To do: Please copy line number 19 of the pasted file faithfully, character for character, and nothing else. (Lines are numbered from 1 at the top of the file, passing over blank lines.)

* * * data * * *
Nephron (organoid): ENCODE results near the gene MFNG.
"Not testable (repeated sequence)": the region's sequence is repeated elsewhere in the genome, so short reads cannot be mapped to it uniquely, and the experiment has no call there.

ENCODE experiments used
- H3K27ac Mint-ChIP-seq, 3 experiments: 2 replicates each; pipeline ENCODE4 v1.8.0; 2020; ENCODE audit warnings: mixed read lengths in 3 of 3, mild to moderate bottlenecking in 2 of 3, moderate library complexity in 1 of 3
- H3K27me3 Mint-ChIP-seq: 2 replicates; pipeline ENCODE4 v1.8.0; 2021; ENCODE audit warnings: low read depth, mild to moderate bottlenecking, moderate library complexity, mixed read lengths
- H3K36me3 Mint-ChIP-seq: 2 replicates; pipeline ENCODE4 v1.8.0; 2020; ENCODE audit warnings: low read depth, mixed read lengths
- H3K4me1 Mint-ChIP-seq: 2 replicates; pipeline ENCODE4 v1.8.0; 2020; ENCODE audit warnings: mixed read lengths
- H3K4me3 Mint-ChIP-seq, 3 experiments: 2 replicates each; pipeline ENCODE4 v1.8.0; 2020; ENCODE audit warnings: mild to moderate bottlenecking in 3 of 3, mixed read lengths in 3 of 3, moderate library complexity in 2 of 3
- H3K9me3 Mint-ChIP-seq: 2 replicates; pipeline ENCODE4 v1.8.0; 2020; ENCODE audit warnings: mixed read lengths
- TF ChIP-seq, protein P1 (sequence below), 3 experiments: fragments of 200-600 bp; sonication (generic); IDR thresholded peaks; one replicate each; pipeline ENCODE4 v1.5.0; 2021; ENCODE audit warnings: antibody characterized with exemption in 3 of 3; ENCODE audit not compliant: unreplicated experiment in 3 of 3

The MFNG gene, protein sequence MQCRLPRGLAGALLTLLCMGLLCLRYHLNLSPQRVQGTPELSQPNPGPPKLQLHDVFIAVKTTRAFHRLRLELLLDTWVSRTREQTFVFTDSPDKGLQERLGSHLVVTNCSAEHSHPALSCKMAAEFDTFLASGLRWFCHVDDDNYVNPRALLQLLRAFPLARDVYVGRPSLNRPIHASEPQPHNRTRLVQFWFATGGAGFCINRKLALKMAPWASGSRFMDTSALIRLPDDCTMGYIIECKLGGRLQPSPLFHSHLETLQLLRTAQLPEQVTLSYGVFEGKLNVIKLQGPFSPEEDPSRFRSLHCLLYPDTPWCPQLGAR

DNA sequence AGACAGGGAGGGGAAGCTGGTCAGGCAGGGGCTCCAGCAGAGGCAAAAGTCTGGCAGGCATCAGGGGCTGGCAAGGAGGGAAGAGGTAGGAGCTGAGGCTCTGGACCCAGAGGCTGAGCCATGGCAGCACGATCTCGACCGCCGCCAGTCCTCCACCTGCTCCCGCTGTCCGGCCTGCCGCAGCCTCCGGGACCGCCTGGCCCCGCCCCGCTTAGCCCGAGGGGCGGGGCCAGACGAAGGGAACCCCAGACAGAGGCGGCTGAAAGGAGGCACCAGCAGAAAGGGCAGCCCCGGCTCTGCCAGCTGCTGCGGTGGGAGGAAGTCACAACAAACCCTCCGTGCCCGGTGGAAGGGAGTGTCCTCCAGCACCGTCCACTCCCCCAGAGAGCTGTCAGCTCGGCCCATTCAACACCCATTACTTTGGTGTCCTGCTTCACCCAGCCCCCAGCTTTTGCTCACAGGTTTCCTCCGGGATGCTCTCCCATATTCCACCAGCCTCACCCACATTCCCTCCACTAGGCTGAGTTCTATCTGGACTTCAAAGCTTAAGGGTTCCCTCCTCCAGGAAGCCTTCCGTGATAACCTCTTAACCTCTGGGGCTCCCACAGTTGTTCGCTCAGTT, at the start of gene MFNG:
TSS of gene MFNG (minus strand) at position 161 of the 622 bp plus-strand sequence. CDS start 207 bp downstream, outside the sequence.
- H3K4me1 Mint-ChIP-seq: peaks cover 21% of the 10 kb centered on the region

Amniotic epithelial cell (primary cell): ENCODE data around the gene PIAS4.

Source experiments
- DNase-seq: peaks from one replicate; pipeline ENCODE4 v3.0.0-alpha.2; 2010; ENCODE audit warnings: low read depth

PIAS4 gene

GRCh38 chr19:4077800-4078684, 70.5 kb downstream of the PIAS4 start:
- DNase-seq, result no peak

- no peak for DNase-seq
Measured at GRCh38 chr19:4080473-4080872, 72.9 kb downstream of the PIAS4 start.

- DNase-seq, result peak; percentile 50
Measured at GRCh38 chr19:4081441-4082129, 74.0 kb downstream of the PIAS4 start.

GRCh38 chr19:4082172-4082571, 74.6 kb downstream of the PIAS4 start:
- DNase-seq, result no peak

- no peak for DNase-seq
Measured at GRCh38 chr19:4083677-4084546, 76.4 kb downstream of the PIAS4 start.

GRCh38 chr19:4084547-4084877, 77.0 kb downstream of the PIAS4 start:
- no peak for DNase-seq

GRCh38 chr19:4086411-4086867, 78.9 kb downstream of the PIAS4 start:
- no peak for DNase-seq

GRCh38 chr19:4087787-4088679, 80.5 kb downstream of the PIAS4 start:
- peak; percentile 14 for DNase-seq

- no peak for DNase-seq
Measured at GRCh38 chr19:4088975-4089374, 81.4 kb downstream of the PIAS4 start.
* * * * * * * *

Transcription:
GRCh38 chr19:4077800-4078684, 70.5 kb downstream of the PIAS4 start: